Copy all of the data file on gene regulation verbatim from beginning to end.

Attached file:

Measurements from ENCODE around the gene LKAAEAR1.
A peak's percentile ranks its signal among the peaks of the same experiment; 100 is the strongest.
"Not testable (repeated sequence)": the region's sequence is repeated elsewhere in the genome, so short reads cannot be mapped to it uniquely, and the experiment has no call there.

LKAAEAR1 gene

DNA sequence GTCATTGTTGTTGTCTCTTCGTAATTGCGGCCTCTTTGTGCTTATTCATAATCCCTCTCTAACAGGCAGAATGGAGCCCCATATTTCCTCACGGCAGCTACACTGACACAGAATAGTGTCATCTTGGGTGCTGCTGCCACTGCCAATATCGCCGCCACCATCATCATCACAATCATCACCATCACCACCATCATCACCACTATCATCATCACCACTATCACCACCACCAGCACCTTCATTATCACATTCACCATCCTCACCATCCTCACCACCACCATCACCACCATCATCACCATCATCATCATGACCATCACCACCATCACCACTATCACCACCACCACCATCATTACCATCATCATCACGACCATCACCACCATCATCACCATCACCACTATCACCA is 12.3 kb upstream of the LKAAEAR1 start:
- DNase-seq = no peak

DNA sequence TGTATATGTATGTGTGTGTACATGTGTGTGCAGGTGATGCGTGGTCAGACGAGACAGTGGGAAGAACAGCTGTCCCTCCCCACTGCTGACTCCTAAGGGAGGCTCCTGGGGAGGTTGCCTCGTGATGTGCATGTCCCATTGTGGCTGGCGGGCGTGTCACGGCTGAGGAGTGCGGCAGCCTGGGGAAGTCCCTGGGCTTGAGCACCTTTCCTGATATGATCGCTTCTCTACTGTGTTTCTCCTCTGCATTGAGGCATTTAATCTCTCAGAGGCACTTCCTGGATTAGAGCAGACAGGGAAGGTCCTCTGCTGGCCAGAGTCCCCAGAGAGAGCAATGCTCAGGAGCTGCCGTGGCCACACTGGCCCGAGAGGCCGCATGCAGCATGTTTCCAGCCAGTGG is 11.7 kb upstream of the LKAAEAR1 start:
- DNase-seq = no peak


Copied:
Measurements from ENCODE around the gene LKAAEAR1.
A peak's percentile ranks its signal among the peaks of the same experiment; 100 is the strongest.
"Not testable (repeated sequence)": the region's sequence is repeated elsewhere in the genome, so short reads cannot be mapped to it uniquely, and the experiment has no call there.

LKAAEAR1 gene

DNA sequence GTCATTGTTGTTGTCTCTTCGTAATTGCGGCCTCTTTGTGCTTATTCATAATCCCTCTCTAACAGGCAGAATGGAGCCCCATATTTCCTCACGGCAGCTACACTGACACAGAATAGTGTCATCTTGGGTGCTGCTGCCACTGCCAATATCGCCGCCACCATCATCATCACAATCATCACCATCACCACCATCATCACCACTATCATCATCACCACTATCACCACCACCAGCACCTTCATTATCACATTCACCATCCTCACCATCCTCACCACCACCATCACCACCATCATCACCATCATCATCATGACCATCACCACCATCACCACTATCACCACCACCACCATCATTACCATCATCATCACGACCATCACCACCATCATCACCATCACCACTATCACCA is 12.3 kb upstream of the LKAAEAR1 start:
- DNase-seq = no peak

DNA sequence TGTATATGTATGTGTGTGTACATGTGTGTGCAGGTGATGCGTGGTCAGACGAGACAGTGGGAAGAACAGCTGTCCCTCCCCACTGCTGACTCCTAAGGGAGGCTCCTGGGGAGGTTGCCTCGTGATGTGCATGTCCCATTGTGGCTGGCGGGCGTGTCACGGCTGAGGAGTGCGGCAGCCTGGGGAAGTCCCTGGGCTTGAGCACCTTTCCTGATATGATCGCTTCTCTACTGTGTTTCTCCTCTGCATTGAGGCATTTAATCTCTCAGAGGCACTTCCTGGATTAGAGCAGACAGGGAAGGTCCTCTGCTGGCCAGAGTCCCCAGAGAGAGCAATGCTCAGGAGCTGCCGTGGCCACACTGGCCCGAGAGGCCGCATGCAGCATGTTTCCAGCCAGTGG is 11.7 kb upstream of the LKAAEAR1 start:
- DNase-seq = no peak